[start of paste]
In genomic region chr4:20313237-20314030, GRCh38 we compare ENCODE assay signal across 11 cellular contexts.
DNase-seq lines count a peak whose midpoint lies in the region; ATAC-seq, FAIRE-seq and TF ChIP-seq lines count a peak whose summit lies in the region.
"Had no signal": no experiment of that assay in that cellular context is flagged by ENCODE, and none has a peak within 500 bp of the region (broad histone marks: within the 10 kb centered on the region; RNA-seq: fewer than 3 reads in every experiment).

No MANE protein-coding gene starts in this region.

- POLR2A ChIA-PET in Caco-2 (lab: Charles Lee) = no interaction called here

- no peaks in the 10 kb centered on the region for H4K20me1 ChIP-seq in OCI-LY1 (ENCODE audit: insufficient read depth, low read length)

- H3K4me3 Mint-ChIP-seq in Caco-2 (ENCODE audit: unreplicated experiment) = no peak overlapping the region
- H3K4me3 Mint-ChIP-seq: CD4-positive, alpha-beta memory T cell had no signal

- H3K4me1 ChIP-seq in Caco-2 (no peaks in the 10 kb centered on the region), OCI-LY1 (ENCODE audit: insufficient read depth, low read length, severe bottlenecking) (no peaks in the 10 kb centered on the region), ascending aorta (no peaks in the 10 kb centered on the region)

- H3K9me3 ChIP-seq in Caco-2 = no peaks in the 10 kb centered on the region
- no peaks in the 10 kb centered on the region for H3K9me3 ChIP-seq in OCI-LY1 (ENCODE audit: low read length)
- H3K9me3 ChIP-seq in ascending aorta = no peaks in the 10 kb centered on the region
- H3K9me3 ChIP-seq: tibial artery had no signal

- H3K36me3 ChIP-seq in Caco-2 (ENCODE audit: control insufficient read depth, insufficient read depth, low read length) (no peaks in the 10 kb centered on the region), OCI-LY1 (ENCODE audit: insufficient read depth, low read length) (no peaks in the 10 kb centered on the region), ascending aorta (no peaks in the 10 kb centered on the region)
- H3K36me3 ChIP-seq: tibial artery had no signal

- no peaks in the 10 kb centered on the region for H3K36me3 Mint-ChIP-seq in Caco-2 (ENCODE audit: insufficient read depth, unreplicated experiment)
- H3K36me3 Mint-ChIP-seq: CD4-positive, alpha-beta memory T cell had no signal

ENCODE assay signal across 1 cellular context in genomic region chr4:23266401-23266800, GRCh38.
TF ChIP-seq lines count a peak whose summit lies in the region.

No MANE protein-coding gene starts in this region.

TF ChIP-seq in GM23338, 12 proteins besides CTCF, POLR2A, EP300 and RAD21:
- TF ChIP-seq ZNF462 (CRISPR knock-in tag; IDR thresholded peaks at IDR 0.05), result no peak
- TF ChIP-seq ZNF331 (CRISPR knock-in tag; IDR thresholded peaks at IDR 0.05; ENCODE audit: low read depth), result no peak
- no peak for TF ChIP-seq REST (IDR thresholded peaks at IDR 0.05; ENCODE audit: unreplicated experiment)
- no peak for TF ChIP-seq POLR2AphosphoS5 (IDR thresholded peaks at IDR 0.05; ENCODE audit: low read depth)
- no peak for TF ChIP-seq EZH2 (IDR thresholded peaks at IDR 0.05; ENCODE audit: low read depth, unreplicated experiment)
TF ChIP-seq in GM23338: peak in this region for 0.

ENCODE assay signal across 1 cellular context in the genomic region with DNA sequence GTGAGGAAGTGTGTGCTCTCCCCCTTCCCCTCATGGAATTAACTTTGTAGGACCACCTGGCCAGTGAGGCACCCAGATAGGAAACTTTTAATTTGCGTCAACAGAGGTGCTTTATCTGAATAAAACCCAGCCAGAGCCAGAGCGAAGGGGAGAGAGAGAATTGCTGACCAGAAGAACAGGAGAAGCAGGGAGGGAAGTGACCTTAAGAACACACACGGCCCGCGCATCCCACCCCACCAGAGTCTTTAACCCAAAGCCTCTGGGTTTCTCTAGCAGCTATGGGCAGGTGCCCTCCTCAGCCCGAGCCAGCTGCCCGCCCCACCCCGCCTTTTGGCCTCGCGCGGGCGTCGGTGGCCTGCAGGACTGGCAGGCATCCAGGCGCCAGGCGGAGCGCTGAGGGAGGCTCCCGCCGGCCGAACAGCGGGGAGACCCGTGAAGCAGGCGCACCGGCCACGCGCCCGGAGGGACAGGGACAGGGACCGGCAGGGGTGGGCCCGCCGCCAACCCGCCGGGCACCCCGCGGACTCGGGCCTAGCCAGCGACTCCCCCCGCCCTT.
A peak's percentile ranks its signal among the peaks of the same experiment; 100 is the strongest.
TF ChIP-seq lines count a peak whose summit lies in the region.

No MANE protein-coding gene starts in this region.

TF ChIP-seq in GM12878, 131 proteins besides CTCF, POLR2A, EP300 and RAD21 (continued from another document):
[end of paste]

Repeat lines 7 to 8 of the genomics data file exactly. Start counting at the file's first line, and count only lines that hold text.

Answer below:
- H3K4me3 Mint-ChIP-seq in Caco-2 (ENCODE audit: unreplicated experiment) = no peak overlapping the region
- H3K4me3 Mint-ChIP-seq: CD4-positive, alpha-beta memory T cell had no signal